HUSKER FOOTBALL: East’s Coleman Chooses To Stay Home and Commits To Nebraska

LINCOLN–(KFOR Oct. 22)–In front of family, friends, teammates, school officials and members of the media, Malachi Coleman made it official, he’ll be a Husker.

The Lincoln East senior wide-receiver and defensive back on Saturday verbally committed to continue his college career at Nebraska.  Coleman picked up a University of Oregon baseball cap, put it back down and then grabbed an Oklahoma Sooners cap and put in back on the table before he grabbed the Nebraska cap to put it on his head when he made the official announcement.

“I’ve been looking forward to (it) for a while; me and my family, we love it,” Coleman told reporters afterward.

Before the 2021 season, Coleman was relatively unknown and had an impact during his junior season for the Saprtans while helping them reach the Class A playoffs.  Nebraska was the first school made aware of his talents.  Coleman had participated in a few of the Huskers’ summer and Friday Night Lights camps in the summer and showed good athleticism.

As a junior, Coleman scored ten touchdowns on pass receptions, for an average of 33 yards.  Defensively, he had 57 tackles, just over seven sacks and forced four fumbles.

Last spring, Coleman was one of the top sprinters in Nebraska, finishing second in the 100 meter and 200 meter dashes at the NSAA State Track Meet.  Attention for him boomed from there.

As many as 25 Division I schools were expressing high interest in Coleman, but narrowed his choices down to seven schools before the 2022 football season started.  Aside from Nebraska, Oklahoma and Oregon, the other four schools included USC, Michigan, Ole Miss and defending national champion Georgia.

Coleman became a top 75 national recruit and when it was all said and done, the relationship he developed with Nebraska’s interim head football coach Mickey Joseph proved to be the deciding factor on where he wanted to go to school.

Plus, it gave him a chance to stay closer to home to his parents and sister.

The road for Malachi Coleman in his young life has been challenging leading up to this point.

Coleman’s father died when he was young, leaving his mother to take care of him and his sister, Nevaeh.  The mother left Malachi and his sister at a stranger’s home and never came back.  At age 6, Coleman and his younger sister were then put into foster care, which had them move from family to family and different cities.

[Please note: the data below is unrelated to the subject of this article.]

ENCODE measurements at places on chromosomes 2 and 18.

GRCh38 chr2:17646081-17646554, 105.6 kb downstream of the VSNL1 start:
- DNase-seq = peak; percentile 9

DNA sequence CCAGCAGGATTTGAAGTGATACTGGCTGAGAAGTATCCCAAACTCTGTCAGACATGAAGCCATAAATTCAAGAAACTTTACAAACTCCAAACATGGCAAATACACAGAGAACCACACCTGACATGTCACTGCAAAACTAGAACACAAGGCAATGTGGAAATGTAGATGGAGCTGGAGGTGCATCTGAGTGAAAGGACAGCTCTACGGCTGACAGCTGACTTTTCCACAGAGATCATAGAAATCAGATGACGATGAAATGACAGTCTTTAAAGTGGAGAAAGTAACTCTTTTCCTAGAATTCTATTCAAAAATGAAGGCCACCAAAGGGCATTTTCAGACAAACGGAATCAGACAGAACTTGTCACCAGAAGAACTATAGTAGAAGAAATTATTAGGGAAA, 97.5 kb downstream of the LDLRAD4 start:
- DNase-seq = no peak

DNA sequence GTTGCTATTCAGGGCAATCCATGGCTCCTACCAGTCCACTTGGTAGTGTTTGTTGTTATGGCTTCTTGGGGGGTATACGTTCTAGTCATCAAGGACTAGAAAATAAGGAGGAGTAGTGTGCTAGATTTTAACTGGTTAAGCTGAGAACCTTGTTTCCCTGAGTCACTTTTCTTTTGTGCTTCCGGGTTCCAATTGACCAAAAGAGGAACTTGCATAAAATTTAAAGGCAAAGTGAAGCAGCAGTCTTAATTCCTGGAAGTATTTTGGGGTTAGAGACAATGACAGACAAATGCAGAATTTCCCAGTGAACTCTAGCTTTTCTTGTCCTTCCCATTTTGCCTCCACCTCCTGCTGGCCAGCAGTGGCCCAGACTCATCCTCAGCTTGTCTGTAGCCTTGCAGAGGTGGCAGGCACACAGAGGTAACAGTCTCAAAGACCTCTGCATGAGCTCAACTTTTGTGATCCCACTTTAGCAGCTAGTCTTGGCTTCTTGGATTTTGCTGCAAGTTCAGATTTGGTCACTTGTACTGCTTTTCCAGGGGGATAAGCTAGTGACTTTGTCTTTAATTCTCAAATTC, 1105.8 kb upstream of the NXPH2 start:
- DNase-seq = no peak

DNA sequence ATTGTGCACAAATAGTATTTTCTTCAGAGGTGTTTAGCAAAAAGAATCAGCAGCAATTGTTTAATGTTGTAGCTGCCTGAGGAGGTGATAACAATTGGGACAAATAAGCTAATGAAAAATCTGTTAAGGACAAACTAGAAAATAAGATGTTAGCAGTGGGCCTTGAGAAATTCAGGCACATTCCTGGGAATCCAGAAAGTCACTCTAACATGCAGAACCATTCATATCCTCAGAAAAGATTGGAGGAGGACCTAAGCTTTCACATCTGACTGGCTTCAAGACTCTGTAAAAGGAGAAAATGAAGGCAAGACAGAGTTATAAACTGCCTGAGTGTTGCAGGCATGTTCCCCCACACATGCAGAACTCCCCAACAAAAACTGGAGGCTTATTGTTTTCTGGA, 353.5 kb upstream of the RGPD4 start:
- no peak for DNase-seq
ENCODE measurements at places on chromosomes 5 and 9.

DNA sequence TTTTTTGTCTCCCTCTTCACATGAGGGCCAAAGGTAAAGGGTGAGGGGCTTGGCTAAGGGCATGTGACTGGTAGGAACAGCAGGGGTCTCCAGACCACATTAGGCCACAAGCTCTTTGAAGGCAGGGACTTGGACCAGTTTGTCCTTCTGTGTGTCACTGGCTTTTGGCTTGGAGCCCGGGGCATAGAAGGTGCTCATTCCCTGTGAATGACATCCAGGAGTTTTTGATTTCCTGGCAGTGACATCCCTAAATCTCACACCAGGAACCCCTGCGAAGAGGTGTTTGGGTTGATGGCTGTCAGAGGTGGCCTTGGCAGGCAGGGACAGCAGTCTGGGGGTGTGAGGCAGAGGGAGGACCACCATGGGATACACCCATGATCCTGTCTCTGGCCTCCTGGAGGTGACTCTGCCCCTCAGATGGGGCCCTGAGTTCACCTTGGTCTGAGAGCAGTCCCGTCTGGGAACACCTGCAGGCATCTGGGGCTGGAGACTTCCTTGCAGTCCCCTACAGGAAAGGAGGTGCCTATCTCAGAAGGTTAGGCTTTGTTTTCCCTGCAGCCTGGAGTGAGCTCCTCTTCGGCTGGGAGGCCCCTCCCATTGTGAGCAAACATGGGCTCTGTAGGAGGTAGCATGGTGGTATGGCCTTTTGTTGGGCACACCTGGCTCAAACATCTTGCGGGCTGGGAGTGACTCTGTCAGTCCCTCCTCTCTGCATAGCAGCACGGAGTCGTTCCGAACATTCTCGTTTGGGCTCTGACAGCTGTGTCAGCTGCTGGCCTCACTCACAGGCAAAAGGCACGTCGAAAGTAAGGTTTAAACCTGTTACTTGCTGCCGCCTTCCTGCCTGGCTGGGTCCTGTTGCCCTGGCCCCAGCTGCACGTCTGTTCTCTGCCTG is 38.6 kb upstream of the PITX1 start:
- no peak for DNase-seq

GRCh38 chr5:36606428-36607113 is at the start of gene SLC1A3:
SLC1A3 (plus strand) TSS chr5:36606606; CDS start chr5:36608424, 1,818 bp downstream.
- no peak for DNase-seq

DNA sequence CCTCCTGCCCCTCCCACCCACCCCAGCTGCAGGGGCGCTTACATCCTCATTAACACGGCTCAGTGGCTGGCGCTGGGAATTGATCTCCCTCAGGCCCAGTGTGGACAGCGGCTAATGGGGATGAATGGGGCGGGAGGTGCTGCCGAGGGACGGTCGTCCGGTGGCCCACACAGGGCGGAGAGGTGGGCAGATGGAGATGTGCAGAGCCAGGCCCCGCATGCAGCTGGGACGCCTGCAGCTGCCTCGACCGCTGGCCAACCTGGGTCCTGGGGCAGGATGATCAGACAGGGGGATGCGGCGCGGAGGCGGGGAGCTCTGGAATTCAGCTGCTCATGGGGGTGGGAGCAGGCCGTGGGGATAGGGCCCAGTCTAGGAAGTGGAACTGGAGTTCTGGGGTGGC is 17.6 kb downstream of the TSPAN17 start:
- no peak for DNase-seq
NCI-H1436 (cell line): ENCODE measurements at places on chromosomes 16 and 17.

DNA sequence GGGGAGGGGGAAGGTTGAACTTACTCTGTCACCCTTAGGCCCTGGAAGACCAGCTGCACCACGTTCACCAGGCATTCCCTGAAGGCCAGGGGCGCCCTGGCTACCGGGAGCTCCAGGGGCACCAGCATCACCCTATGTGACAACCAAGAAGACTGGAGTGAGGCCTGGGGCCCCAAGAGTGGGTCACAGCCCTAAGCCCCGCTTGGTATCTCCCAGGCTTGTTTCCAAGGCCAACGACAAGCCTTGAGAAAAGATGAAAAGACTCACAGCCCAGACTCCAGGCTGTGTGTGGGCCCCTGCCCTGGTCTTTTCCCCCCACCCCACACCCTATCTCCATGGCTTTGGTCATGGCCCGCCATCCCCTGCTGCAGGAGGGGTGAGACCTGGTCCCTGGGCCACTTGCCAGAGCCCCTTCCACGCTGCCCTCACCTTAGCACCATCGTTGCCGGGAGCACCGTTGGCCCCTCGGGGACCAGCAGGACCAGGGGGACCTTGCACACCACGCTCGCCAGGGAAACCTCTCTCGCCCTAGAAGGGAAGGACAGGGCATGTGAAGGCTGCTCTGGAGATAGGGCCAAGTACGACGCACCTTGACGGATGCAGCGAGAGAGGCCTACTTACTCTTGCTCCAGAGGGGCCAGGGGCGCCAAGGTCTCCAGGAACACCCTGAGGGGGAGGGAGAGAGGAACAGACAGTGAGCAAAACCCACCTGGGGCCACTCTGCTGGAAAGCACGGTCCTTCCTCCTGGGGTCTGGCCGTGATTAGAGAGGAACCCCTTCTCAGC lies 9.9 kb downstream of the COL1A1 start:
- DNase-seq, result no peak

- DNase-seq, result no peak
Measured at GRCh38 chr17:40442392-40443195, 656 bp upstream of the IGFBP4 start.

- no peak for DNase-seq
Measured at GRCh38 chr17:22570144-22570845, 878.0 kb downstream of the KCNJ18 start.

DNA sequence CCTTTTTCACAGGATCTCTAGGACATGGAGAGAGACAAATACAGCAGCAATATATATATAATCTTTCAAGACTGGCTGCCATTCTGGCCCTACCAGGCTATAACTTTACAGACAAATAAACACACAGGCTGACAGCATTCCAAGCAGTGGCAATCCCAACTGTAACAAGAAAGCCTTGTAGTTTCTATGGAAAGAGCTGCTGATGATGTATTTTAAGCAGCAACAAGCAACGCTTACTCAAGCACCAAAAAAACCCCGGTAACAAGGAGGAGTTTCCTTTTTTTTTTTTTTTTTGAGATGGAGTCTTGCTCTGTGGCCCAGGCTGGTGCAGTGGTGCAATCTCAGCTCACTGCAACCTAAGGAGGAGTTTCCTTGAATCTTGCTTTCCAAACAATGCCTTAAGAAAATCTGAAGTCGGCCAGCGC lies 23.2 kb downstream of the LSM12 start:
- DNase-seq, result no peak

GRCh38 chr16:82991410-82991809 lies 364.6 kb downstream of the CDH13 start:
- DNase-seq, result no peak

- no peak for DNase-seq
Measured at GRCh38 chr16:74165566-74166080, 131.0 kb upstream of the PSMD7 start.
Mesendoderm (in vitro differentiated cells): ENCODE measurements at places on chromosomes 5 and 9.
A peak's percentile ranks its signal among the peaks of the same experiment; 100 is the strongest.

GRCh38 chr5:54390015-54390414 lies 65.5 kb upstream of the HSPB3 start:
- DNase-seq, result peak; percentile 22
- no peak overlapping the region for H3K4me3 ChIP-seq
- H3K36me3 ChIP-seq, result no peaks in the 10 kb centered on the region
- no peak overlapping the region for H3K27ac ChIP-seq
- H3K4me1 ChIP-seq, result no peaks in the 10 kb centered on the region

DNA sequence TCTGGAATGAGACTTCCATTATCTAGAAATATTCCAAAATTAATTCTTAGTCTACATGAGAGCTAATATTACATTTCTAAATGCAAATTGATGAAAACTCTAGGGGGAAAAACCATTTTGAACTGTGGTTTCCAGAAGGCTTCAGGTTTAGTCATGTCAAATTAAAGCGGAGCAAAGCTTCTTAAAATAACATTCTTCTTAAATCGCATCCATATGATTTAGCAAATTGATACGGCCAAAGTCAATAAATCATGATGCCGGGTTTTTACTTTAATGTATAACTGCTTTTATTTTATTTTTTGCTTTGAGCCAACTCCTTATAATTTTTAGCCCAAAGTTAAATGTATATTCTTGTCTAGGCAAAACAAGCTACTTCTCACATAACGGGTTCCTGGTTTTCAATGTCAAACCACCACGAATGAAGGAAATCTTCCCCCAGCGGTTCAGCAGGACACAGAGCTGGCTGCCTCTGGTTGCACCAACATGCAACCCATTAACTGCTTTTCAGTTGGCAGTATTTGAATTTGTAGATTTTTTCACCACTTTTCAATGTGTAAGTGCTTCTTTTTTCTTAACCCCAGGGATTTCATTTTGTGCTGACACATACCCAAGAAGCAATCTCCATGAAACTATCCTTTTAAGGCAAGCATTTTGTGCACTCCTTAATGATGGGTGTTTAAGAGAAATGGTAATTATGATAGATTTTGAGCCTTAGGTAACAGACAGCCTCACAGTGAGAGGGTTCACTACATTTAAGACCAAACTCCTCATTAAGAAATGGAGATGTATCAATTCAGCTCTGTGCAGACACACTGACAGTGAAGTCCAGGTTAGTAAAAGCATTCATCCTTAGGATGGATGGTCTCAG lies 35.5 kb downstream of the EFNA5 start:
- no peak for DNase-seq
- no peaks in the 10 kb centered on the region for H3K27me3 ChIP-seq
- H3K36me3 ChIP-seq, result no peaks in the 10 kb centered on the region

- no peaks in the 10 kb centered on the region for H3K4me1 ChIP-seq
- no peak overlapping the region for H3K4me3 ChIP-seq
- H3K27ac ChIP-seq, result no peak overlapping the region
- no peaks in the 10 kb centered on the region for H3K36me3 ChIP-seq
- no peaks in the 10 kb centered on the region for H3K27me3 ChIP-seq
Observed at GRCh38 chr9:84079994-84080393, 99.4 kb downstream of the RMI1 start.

But Craig and Miranda Coleman adopted Malachi and Nevaeh in 2015, which led to a new life and a new way to grow.

“You’ve got to find people that you can trust, and that’s why I surrounding myself with people who are like that, and people who’ve got my back.”

Coleman has been able to give back.  After working out logistics with the Nebraska School Activities Association, he was able to workout an NIL deal with Lincoln restaurant Muchachos and having proceeds going to help kids in the foster care system.

As he cleared the first big hurdle of his senior year at East, Coleman says he will be around during second semester, indicating he has unfinished business in track and field by trying to win gold in the 100 and 200 meter races.  A letterman in basketball as junior, Coleman remains undecided about playing on the hardwood this season.  His size could give the Spartans a boost close to the basket.

Coleman was asked by KFOR Sports about the impact of his Spartan teammates and coaches during the whole recruiting process.

“My teammates and my coaches are my rock,” Coleman added.  “Every single game, they’re in there grinding with me, they keep me humbled, keep me focused.  They make sure that I stay on track.”

As for East competing against No. 2 seed and undefeated Elkhorn South in this coming Friday’s Class A playoff opener, which includes facing his future Nebraska teammate, Maverick Noonan.

“Got to take care of business,” Coleman added. has Coleman rated No. 57 in the country. He noted he would like to be known more than just a football player.

“I want to be known as a person that gave everything he had, not just on the football field but outside of it,” Coleman concluded.